Super Washable Wall Paint
DEAR TIM: I have a husband with dirty hands and children who think walls are painting canvases. Recently I purchased an interior wall paint that claimed to be washable. It was washable to some degree but tough stains did not release from the paint. I really need to be able to wash my painted walls but I don't want a semi or high gloss interior finish. Is there a magical paint that really does release stains? Susan K., Pottstown, PA
DEAR SUSAN: The quest for a flat washable interior wall paint is over I believe. I think I have found a paint that will meet your tough requirements and allow you to have clean walls without periodic repainting. The solution to the problem was reformulating some of the components of ordinary wall paint.
Keep in mind that interior wall paints, and most paints for that matter, are simply colored glue. The chemistry of paint is very close to that of regular adhesives. Paint sticks to your skin, clothes and walls just like any glue. Ingredients are added that allow paint to hide other colors and produce a film over the surface you are painting. Traditional wall paints often use extender pigments to help with this task of hiding colors and marks on the wall that is being painted.
But these traditional extender pigments are porous and are usually made from finely ground silica sand or Georgia Kaolin clays. These particles can be very uneven with respect to size and when viewed under a powerful microscope they look like a coarse sponge. Unfortunately for you and many other homeowners, this coarse texture is an excellent place for stains to attach themselves.
When you attempt to remove a stain or mark from paints that contain these extender pigments, a majority of the stain will lift from the paint but a certain amount stays hidden in the deep pores of the pigments. Vigorous scrubbing will remove the remainder of the stain but it also burnishes the paint making it appear shiny. This shiny spot is often as unsightly as the original stain.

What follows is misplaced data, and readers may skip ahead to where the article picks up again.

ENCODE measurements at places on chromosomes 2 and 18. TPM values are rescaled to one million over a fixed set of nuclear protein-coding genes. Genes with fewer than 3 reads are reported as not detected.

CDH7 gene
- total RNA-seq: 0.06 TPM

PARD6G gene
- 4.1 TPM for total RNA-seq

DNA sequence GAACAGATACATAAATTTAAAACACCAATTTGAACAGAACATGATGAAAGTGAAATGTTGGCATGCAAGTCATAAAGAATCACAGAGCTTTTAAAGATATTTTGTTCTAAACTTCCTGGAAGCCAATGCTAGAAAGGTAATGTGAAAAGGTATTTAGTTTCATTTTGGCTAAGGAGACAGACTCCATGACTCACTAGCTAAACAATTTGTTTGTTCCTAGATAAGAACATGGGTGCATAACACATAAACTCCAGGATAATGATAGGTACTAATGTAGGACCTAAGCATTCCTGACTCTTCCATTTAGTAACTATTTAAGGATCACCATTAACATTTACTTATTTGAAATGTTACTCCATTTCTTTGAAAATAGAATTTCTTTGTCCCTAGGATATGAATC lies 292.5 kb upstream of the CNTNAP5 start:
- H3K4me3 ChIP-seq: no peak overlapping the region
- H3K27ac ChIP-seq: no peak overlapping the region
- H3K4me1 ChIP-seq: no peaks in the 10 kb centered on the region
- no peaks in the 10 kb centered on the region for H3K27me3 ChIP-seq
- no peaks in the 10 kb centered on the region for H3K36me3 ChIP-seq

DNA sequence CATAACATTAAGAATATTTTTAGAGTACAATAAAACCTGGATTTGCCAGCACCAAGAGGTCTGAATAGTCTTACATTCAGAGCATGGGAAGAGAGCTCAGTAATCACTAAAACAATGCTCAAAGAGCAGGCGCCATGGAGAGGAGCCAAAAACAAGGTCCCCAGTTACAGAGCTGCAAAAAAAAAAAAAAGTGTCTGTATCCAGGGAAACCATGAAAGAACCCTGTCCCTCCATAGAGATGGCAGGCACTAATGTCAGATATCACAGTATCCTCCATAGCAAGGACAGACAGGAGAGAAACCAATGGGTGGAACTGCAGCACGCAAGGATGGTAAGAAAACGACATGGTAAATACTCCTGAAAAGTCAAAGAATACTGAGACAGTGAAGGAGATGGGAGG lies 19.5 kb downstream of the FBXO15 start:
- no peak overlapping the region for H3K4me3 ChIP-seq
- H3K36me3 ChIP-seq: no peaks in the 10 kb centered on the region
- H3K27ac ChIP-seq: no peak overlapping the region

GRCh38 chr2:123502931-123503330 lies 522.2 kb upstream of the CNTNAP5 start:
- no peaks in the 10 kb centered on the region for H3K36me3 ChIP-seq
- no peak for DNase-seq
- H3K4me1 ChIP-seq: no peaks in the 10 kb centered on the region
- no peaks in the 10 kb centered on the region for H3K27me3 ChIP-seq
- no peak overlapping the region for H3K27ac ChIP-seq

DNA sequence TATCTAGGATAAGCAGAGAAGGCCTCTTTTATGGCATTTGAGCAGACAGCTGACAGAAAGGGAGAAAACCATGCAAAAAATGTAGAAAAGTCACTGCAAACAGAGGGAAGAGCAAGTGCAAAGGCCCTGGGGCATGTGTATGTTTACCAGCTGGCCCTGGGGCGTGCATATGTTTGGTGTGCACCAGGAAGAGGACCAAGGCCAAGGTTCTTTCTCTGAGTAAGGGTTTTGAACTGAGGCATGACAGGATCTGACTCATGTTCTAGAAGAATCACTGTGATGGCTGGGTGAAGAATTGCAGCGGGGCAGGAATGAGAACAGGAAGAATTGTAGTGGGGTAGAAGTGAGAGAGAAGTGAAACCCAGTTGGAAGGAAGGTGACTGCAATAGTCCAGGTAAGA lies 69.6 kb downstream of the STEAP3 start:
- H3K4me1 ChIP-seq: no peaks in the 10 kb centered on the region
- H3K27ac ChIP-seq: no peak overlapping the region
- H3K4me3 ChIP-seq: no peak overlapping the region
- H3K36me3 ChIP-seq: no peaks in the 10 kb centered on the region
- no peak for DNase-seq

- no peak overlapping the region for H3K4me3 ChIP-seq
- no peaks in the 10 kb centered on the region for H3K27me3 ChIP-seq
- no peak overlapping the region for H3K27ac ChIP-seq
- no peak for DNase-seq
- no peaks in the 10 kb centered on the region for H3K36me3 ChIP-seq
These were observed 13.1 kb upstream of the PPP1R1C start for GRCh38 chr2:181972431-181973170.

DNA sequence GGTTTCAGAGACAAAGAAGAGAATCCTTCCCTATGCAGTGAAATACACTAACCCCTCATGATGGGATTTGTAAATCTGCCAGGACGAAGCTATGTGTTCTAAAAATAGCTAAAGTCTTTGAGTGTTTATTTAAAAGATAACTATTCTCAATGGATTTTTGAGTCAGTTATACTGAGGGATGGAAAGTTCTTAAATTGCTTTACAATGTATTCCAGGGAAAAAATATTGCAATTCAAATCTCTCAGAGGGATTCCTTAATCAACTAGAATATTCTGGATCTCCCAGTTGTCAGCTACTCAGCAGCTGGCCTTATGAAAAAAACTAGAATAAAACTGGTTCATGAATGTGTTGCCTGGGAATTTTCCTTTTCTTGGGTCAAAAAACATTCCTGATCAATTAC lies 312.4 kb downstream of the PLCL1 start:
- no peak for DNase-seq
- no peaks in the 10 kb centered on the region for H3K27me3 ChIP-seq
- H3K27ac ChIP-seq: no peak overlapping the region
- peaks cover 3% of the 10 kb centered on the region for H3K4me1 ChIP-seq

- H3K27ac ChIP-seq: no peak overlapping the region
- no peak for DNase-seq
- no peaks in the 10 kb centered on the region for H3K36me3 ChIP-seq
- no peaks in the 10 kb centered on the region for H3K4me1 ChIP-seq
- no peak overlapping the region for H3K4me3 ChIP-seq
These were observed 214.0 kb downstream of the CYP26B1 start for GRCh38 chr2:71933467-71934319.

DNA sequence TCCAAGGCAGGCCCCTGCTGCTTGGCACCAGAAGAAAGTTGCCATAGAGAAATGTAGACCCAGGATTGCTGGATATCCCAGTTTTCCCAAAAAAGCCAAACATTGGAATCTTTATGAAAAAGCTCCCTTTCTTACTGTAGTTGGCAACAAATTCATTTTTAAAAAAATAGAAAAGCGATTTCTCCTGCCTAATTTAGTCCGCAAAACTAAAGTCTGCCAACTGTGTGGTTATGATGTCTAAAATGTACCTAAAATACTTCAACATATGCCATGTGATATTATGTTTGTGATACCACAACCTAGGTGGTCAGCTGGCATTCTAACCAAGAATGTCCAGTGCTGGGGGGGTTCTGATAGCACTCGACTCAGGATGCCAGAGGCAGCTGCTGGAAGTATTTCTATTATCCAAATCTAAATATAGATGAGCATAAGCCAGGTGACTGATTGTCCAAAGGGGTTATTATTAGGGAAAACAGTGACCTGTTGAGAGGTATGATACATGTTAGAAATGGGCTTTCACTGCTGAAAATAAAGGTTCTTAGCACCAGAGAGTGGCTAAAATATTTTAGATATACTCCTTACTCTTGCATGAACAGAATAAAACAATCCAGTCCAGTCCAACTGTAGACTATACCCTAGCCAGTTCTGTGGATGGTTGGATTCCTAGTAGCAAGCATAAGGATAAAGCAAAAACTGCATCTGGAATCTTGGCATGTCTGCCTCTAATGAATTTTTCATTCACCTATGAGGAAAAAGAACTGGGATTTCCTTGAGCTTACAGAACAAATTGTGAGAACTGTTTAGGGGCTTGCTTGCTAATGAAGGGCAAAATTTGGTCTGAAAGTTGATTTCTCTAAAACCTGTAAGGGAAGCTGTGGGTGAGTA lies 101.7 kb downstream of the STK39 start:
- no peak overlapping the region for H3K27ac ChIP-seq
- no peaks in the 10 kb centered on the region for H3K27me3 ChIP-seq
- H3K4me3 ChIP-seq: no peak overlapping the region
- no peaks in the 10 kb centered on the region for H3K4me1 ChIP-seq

A new flat wall paint can be purchased that eliminates this problem. Have you ever used a pencil or a washable marker pen on glazed ceramic tile? A wet paper towel immediately lifts the marks from this glass-like surface. An ingenious chemist at a paint company decided to incorporate this same principle in a flat wall paint. He substituted tiny ceramic microspheres in place of the coarse extender pigments. The result is a unique flat wall paint that is indeed washable. I tested this paint's washability characteristics against some of the leading washable wall paints and was amazed at how well the paint performed.
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As with any stain the trick to removal lies in rapid response. The sooner you act the better your chances of completely removing a stain. Mild liquid dishwashing soaps also go a long way in helping to emulsify and lift stains from any interior wall paint. Stains that have dried out need to be soaked for a few minutes to bring them back to their original wet or hydrated state before they will completely release from the paint film.
In case you can't remove a tough stain from this new or any other wall paint it is a good idea to keep some of the original paint on hand. If you have a partial can of water based paint, always pour a small amount of water on top of the paint in the can before you hammer the lid in place. This water film will often prevent a skin from forming on the surface of the paint while it is stored. When touching up a stained spot on a wall you may have to use a stain blocking primer if the stain bleeds through. To completely mask the stain, you may also have to completely repaint just the wall and not the entire room.